But probably not for long.
For years, residents of Philadelphia, Bucks, Chester, Delaware and Montgomery Counties have been blessed with the lowest milk prices in Pennsylvania. Now, the area's big food stores, led by Acme Markets, have banded together to bring the area's milk prices up to parity with those of the rest of the state. If they succeed, consumers here could expect to see increases as high as 20 to 30 cents per gallon.
That would cost area consumers at least $12 million a year, says Finucane, who is fighting the proposed increase in behalf of consumers. "The farmer doesn't get a penny of it," he said. "It will be divided between the stores and (milk) dealers."
It's not a question of the stores' trying to fix prices, which is illegal under federal antitrust laws. The retailers are trying to set uniformly higher prices for milk in an entirely lawful manner, working through an obscure state agency - the Pennsylvania Milk Marketing Board.
Pennsylvania is unique among the populous states in the way it regulates milk prices. The milk board, made up of three members appointed by the governor, is empowered to set minimum prices. Under state law, a store owner who sells milk for less than the legal minimum can be charged with a crime. There is nothing to prevent a store from setting a higher price.
"The stores are making a lot of money on milk. This is not a question of an industry in need of government help. It is an industry that is using this so-called regulatory board to price-fix and gouge the consumer more," said Irv Ackelsberg, a lawyer with Community Legal Services in Philadelphia.
Thanks to a series of successful lawsuits - several by the Cumberland Farms Inc. convenience-store chain - challenging the board's authority in the 1970s and early 1980s, Philadelphia-area residents have not had much cause to fret about minimum milk prices in recent years.
Not only does the Philadelphia area enjoy the lowest prices for whole milk, it is the only one of the state's six milk areas with no minimums for low-fat and skim milk.
In mid-September, the milk board heard three days of testimony on area milk prices in response to a petition from the Pennsylvania Food Merchants Association. The trade group wants an increase in the minimums for whole milk and minimums set for low-fat and skim milks. A decision is expected early next year.
Consumer groups believe the deck may be stacked against them in this latest round for a number of reasons:
* Cumberland Farms, which initially fought the increase, abruptly dropped its opposition during last month's hearings. Consumer advocates contend that Cumberland Farms withdrew for fear of jeopardizing its contract to supply milk to Acme's New Jersey stores. Acme said it did not pressure Cumberland Farms to withdraw; Cumberland Farms would not comment.
* Consumer advocates had trouble stating their case during an Oct. 3 hearing set up specifically for public input into the proposed price increases
because they were repeatedly interrupted by milk industry lawyers.
* Consumers, for the first time in years, have no active representative on the board. Although state law requires that one member be named to represent consumers, the governor's designee, Robert J. Derry, said he was not told that was his role.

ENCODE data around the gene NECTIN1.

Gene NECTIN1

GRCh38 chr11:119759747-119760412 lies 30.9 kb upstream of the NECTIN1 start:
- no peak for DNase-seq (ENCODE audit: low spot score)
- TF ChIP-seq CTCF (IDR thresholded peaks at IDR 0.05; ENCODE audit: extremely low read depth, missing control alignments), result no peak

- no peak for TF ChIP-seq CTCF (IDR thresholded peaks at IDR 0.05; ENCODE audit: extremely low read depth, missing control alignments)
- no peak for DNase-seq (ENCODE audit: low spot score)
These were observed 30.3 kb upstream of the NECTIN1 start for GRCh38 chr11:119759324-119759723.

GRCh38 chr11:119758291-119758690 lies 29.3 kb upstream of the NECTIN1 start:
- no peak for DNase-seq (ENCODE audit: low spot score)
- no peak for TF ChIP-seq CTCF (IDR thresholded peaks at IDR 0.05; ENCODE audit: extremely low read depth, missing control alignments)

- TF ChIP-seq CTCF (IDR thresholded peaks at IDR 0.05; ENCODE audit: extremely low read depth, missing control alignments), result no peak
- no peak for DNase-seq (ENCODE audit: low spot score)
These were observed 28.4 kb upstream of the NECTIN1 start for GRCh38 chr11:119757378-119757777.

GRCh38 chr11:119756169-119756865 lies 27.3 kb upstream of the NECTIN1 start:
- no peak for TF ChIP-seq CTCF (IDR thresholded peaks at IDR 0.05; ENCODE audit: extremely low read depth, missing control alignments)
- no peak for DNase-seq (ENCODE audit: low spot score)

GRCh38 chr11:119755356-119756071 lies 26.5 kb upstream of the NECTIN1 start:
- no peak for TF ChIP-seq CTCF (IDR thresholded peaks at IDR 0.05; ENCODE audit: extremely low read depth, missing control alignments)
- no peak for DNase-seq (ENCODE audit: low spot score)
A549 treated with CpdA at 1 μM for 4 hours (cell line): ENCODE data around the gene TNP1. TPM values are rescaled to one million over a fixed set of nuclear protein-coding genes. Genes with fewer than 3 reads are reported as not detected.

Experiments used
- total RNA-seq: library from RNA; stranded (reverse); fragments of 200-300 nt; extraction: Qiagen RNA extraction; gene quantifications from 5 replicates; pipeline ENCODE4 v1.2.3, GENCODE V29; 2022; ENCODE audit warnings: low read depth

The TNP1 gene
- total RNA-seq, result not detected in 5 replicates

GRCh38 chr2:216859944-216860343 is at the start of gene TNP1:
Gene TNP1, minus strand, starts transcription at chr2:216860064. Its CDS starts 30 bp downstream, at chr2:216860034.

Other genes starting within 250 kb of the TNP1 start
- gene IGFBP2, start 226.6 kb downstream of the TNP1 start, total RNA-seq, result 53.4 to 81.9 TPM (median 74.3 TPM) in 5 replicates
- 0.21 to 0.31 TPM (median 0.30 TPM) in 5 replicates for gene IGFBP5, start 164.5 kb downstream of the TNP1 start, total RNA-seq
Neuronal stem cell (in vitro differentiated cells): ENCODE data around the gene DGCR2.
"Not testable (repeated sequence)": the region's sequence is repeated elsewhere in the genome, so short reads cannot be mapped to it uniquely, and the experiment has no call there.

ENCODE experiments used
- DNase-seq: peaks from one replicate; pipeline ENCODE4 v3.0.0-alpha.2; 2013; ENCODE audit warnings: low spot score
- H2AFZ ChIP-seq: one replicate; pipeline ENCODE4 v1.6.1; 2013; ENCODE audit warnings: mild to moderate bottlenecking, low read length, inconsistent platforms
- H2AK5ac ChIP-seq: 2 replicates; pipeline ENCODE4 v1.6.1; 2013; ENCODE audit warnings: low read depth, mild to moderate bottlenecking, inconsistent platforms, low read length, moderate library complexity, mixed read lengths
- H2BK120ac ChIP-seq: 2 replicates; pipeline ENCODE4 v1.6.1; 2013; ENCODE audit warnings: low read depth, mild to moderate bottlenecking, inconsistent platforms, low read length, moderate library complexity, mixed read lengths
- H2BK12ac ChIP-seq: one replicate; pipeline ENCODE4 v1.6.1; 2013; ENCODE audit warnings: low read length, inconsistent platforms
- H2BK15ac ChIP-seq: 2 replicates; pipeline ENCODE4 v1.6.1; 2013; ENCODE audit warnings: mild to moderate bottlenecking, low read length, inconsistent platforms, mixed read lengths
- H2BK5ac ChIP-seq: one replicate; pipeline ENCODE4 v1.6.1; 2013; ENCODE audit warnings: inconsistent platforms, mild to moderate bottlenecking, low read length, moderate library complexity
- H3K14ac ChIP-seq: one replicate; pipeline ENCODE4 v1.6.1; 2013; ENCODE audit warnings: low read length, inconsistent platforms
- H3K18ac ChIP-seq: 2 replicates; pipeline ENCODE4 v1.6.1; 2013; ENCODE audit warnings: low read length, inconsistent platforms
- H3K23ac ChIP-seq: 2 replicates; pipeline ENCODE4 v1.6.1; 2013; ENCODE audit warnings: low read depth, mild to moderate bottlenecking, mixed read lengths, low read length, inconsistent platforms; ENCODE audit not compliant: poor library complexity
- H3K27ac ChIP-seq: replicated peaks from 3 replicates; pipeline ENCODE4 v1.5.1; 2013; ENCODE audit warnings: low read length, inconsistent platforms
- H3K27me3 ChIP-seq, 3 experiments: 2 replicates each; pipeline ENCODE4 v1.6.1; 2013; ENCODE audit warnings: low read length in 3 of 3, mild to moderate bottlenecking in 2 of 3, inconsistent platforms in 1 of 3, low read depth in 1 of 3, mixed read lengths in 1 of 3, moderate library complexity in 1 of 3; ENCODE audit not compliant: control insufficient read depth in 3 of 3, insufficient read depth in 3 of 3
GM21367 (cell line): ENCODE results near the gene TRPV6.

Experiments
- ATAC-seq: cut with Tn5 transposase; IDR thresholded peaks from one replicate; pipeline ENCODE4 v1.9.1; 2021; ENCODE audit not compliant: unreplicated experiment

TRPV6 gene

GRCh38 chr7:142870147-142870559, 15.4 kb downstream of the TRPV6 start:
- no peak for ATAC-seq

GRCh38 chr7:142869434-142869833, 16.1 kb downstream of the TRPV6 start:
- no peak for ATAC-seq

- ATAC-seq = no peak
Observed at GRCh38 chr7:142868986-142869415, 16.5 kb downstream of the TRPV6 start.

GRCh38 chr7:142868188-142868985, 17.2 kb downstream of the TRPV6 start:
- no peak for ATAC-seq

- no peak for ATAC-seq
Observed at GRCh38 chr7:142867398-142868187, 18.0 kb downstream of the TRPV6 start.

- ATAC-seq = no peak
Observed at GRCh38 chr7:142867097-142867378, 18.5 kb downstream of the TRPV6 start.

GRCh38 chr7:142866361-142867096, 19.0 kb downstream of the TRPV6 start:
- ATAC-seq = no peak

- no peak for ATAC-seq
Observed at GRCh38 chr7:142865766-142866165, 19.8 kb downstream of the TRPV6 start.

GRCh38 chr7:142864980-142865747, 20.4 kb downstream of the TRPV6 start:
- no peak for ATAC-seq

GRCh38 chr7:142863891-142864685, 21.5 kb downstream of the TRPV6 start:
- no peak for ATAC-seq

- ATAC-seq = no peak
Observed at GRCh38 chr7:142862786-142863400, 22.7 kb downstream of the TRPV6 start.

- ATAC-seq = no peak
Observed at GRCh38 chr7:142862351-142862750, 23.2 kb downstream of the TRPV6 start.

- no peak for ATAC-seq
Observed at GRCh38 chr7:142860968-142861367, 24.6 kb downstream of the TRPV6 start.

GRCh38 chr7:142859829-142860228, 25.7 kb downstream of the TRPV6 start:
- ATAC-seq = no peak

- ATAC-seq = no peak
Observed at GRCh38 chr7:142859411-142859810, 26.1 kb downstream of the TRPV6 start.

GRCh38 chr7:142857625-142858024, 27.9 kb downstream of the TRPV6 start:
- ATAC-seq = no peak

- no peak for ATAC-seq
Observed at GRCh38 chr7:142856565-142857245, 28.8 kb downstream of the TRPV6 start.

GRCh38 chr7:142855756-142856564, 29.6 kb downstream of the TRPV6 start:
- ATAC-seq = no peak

In May, the board's consumer representative, a college administrator, was replaced by York dairy farmer Donald E. Lanius.
Vincent P. Carocci, a spokesman for Gov. Casey, said the governor's intention was that Derry, the board chairman, would become the consumer representative. A former dairy executive, Derry retired in 1964 from Borden Inc.
"He was basically in a semiretired position so he could meet the technical specifications of the law and serve as the general consumer representative," Carocci said.
But Derry said he was not aware that this was his role. "I guess I would probably be the consumer member because the other two are farmers . . . but I don't know yet," Derry said. "The governor has that responsibility."
Also on the board is Chester County dairy farmer Leon Wilkinson.
Under the milk-marketing law, the consumer representative is to oversee a bureau of consumer affairs. That bureau is run by Tom Kugle, the board's public information officer, who says he has no idea who the board's consumer representative is.
"Do you know who it might be? I'm curious," Kugle said.
Milk pricing is an arcane and quirky business - governed by an interlocking set of federal and state regulations. It tends to get easily mired in political struggles between farmers and city dwellers.
This is especially true in Pennsylvania, the fifth-largest dairy state.
The Pennsylvania Milk Marketing Board was established in the 1930s, in the depths of the Depression.
The rationale, then and now, is simple: Milk is too important to be left subject to the vagaries of market forces such as supply and demand.
In Pennsylvania and most of the country, a system of price supports has been established for raw milk.
Where Pennsylvania differs is that its system goes beyond the farmer: It also sets minimum retail prices, which consumers pay, and minimum wholesale prices, which stores pay to milk processors. Most states have abolished resale price controls or, as in New Jersey, have replaced them with laws that simply prohibit milk from being sold below cost.
Numerous attempts to abolish the milk board, or at least curtail its power to set minimum prices, have been shot down over the years by opposition from the dairy industry.
"We often used to say that the hottest subjects in town were the Liquor Control Board and the Milk Marketing Board," says Franklin Kury, a former state senator who is now a Harrisburg lawyer. "People from the cities oppose minimum prices and people from rural counties support" them.
Some peculiarities result.
In State Line, Pa., a Franklin County community straddling the Maryland border, there are two groceries. Earl Leckron, the owner of Earl's Market, says he is losing customers because he has to sell whole milk at the legal minimum of $2.37. He says his competitor, 500 yards down the road in Maryland, can sell it for less than $2.
"It doesn't seem fair to me . . . But some bigger people than me have challenged it and it still stays the same," said Leckron.
Area residents used to bristle at similar disparities. Milk was being sold at far lower prices in South Jersey stores. While no one was about to cross the Delaware to save a few cents on milk, it was particularly insulting that much of the milk drunk in New Jersey came from Pennsylvania cows.
But beginning about 1972, consumers found a tireless ally in Cumberland Farms. The company believed it could build volume in its convenience stores if it were allowed to sell milk, supplied by its own dairies, at lower prices.
Cumberland Farms made a regular practice of challenging the Pennsylvania Milk Marketing Board.